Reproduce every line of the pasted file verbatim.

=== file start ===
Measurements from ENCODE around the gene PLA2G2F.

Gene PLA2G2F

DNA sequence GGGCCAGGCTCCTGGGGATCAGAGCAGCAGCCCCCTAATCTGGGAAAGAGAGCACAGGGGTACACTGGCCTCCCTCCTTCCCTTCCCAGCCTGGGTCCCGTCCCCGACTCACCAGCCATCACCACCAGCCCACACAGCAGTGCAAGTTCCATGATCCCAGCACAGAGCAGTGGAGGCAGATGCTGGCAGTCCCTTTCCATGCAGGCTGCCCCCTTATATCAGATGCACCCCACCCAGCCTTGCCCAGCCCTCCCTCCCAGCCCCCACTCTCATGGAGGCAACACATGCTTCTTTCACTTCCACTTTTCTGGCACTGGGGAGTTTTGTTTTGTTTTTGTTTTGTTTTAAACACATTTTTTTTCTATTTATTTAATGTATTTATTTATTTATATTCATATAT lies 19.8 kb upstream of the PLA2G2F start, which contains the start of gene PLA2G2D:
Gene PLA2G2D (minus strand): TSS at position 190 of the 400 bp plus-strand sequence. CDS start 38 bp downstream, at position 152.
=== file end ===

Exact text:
Measurements from ENCODE around the gene PLA2G2F.

Gene PLA2G2F

DNA sequence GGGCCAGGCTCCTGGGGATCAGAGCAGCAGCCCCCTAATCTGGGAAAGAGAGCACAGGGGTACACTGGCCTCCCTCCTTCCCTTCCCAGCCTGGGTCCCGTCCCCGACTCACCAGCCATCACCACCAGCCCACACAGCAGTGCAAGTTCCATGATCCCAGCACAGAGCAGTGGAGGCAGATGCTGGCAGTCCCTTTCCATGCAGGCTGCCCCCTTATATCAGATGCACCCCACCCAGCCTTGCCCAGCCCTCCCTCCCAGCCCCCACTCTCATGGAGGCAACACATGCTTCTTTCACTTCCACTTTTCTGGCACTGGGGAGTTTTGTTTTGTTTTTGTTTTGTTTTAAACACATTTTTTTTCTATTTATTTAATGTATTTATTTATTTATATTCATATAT lies 19.8 kb upstream of the PLA2G2F start, which contains the start of gene PLA2G2D:
Gene PLA2G2D (minus strand): TSS at position 190 of the 400 bp plus-strand sequence. CDS start 38 bp downstream, at position 152.